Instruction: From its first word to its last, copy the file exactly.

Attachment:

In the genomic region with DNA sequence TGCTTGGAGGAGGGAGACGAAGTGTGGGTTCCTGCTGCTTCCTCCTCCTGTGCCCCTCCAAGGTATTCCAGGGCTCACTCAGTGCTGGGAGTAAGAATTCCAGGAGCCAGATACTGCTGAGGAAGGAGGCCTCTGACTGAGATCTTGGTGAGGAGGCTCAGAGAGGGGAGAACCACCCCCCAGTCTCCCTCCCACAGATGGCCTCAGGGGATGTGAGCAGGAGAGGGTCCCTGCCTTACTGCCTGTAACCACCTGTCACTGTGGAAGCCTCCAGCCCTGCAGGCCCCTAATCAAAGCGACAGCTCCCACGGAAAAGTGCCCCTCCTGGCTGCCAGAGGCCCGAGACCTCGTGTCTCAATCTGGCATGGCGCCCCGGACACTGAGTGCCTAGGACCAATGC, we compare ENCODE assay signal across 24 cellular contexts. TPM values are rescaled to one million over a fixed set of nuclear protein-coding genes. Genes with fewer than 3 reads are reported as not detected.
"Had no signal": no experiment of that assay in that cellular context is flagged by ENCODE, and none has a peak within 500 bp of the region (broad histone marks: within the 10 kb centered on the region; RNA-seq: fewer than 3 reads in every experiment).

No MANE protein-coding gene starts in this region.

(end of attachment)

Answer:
In the genomic region with DNA sequence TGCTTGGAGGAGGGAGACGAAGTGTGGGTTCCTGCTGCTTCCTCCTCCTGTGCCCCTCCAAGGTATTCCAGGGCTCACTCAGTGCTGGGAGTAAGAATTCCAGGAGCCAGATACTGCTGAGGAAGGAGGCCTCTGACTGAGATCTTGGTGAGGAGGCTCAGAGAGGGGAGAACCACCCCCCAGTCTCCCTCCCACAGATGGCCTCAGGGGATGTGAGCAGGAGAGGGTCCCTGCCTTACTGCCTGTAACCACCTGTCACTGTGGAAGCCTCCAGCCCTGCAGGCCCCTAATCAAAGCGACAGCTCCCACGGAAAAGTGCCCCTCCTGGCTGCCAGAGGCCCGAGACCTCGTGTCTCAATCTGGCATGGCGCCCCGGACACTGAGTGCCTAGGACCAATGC, we compare ENCODE assay signal across 24 cellular contexts. TPM values are rescaled to one million over a fixed set of nuclear protein-coding genes. Genes with fewer than 3 reads are reported as not detected.
"Had no signal": no experiment of that assay in that cellular context is flagged by ENCODE, and none has a peak within 500 bp of the region (broad histone marks: within the 10 kb centered on the region; RNA-seq: fewer than 3 reads in every experiment).

No MANE protein-coding gene starts in this region.